The main issue was Cuban independence. Revolts had been occurring for some years in Cuba against Spanish colonial rule. The United States backed these revolts upon entering the Spanish–American War. There had been war scares before, as in the Virginius Affair in 1873. But in the late 1890s, American public opinion swayed in support of the rebellion because of reports of concentration camps set up to control the populace. Yellow journalism exaggerated the atrocities to further increase public fervor and to sell more newspapers and magazines.

The business community had just recovered from a deep depression and feared that a war would reverse the gains. Accordingly, most business interests lobbied vigorously against going to war. President William McKinley ignored the exaggerated news reporting and sought a peaceful settlement. Though not seeking a war, McKinley made preparations in readiness for one. He unsuccessfully sought accommodation with Spain on the issue of independence for Cuba. However, after the U.S. Navy armored cruiser Maine mysteriously exploded and sank in Havana Harbor on February 15, 1898, political pressures pushed McKinley into a war that he had wished to avoid.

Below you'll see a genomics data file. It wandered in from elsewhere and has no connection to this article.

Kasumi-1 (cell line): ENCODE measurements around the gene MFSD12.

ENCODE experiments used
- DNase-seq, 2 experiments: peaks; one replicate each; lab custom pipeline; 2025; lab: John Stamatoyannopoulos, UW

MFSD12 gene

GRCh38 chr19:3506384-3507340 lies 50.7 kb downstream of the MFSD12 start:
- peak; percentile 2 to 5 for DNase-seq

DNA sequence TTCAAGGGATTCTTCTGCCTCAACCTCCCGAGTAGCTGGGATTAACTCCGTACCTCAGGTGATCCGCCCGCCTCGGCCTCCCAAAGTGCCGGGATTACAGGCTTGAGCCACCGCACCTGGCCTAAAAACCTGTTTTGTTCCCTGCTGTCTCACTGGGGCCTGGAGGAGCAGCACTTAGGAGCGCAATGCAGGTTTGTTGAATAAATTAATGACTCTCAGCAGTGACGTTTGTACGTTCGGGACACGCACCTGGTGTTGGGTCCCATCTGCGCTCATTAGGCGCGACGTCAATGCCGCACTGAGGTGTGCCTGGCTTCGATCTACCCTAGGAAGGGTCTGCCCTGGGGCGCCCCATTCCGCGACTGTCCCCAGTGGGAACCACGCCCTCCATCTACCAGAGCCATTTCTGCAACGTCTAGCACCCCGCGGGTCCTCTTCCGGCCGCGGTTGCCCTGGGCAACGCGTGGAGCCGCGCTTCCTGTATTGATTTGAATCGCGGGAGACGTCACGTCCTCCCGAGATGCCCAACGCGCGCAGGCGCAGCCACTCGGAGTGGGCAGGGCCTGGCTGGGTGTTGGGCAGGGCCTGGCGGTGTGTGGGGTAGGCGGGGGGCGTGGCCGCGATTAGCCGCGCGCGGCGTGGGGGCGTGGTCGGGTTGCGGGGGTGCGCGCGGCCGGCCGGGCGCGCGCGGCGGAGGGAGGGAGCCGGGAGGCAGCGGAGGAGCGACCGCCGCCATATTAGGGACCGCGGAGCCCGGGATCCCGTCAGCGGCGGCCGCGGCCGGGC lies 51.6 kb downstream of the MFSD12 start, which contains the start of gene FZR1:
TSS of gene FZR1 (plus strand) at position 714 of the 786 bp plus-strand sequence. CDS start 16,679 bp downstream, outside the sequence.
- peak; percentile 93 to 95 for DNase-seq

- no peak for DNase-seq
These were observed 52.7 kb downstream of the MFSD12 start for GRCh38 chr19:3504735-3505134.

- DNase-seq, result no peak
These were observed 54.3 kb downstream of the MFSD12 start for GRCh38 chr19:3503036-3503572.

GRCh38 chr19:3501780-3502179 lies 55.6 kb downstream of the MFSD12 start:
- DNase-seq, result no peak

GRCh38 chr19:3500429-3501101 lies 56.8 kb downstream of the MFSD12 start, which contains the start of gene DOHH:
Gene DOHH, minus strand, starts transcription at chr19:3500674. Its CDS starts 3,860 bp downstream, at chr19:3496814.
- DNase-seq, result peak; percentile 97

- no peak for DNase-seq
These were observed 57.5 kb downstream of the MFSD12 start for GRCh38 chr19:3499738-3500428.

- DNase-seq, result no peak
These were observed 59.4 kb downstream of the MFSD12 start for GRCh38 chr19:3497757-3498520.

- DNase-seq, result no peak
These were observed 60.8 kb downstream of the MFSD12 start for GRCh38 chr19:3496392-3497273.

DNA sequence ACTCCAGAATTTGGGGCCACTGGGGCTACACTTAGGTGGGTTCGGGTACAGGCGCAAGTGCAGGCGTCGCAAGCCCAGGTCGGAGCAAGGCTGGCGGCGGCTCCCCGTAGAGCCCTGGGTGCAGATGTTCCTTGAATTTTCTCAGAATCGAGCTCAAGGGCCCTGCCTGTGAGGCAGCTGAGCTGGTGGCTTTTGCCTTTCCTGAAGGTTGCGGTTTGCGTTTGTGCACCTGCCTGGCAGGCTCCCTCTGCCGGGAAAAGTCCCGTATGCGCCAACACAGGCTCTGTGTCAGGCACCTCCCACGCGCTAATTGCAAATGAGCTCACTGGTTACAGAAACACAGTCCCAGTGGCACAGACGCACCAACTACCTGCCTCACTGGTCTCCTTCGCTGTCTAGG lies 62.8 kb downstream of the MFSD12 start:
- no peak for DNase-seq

As far as Spain was concerned, there was a nationalist agitation, in which the written press had a key influence, causing the Spanish government to not give in and abandon Cuba as it had abandoned Spanish Florida when faced with a troublesome colonial situation there, transferring it to the U.S. in 1821 in exchange for payment of Spanish debts. If the Spanish government had transferred Cuba it would have been seen as a betrayal by a part of Spanish society and there would probably have been a new revolution. So, the government preferred to wage a war lost beforehand in order to preserve the Restoration regime, thereby opting for a "controlled demolition" rather than risking a revolution.

On April 20, 1898, McKinley signed a joint Congressional resolution demanding Spanish withdrawal and authorizing the President to use military force to help Cuba gain independence. In response, Spain severed diplomatic relations with the United States on April 21. On the same day, the United States Navy began a blockade of Cuba. Both sides declared war; neither had allies.